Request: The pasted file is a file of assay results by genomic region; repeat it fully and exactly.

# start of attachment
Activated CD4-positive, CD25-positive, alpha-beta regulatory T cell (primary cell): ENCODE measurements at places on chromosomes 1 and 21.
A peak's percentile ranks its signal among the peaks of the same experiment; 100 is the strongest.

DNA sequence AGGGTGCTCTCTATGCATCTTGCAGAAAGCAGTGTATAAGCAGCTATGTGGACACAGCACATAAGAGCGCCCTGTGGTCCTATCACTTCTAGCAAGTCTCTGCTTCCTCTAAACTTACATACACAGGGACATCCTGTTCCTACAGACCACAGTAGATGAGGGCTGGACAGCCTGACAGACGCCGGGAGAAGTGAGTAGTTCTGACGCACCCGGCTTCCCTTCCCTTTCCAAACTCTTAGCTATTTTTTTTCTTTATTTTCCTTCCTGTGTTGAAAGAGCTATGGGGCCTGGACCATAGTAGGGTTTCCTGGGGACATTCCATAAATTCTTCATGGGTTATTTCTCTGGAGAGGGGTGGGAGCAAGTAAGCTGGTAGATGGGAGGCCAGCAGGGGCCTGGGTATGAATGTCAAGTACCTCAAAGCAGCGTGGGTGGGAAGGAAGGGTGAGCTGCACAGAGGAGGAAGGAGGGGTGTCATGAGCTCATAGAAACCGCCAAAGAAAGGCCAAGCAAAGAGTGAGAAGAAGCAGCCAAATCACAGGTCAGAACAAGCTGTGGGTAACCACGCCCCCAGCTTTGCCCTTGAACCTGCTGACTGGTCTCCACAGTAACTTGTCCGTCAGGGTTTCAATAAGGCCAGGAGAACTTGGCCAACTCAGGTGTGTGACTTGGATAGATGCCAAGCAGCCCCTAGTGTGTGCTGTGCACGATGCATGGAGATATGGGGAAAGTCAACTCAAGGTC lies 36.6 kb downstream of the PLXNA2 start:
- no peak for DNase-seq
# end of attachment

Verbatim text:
Activated CD4-positive, CD25-positive, alpha-beta regulatory T cell (primary cell): ENCODE measurements at places on chromosomes 1 and 21.
A peak's percentile ranks its signal among the peaks of the same experiment; 100 is the strongest.

DNA sequence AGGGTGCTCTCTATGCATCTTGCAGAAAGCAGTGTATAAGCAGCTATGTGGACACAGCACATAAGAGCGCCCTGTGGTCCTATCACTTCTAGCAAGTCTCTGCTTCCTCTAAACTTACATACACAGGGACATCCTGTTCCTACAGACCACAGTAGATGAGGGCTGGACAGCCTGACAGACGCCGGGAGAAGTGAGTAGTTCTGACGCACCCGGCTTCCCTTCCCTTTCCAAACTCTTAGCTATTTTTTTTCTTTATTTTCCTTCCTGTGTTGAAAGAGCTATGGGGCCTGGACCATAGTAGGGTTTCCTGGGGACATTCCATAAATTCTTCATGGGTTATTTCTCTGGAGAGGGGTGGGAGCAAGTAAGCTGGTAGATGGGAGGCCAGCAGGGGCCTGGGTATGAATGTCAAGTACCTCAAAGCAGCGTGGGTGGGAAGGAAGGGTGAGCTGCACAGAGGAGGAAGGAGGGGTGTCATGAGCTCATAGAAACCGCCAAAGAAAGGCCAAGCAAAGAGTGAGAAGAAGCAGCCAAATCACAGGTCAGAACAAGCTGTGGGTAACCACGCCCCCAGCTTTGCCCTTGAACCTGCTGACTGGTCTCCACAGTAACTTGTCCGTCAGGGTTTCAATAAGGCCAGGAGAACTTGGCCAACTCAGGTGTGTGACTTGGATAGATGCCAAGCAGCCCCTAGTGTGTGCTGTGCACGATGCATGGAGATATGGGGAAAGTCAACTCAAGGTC lies 36.6 kb downstream of the PLXNA2 start:
- no peak for DNase-seq